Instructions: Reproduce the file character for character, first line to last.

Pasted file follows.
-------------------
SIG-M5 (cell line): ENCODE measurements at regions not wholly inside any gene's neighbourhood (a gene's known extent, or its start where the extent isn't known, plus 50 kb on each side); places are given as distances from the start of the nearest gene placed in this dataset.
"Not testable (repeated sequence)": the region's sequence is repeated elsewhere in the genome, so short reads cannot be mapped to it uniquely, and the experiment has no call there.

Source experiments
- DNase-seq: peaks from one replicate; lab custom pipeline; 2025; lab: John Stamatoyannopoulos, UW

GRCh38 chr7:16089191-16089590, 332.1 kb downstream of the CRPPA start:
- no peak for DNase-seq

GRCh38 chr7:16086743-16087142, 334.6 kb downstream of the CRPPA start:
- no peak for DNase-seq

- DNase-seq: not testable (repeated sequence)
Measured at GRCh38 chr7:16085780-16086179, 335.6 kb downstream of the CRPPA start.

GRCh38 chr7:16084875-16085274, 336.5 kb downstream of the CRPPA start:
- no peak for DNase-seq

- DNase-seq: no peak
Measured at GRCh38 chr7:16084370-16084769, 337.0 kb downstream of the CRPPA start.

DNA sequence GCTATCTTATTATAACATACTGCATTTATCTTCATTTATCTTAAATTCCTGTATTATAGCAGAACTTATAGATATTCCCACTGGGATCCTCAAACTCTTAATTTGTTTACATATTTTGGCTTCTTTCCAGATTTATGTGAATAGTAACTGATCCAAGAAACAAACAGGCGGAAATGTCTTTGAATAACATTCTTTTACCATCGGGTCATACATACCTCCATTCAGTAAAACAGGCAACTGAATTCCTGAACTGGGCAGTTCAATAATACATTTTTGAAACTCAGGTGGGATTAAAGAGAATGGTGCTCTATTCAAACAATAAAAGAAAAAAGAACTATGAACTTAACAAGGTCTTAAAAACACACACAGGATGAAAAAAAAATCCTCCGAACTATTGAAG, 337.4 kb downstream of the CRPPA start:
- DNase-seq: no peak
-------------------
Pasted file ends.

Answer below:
SIG-M5 (cell line): ENCODE measurements at regions not wholly inside any gene's neighbourhood (a gene's known extent, or its start where the extent isn't known, plus 50 kb on each side); places are given as distances from the start of the nearest gene placed in this dataset.
"Not testable (repeated sequence)": the region's sequence is repeated elsewhere in the genome, so short reads cannot be mapped to it uniquely, and the experiment has no call there.

Source experiments
- DNase-seq: peaks from one replicate; lab custom pipeline; 2025; lab: John Stamatoyannopoulos, UW

GRCh38 chr7:16089191-16089590, 332.1 kb downstream of the CRPPA start:
- no peak for DNase-seq

GRCh38 chr7:16086743-16087142, 334.6 kb downstream of the CRPPA start:
- no peak for DNase-seq

- DNase-seq: not testable (repeated sequence)
Measured at GRCh38 chr7:16085780-16086179, 335.6 kb downstream of the CRPPA start.

GRCh38 chr7:16084875-16085274, 336.5 kb downstream of the CRPPA start:
- no peak for DNase-seq

- DNase-seq: no peak
Measured at GRCh38 chr7:16084370-16084769, 337.0 kb downstream of the CRPPA start.

DNA sequence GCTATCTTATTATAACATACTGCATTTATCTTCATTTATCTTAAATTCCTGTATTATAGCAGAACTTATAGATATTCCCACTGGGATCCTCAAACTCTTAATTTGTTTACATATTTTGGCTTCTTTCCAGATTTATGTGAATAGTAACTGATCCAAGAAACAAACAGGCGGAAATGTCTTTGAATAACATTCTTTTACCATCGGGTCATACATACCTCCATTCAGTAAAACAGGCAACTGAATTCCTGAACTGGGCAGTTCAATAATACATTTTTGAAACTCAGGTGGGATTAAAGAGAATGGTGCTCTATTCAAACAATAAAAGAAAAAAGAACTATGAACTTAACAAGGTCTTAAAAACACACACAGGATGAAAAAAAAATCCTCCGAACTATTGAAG, 337.4 kb downstream of the CRPPA start:
- DNase-seq: no peak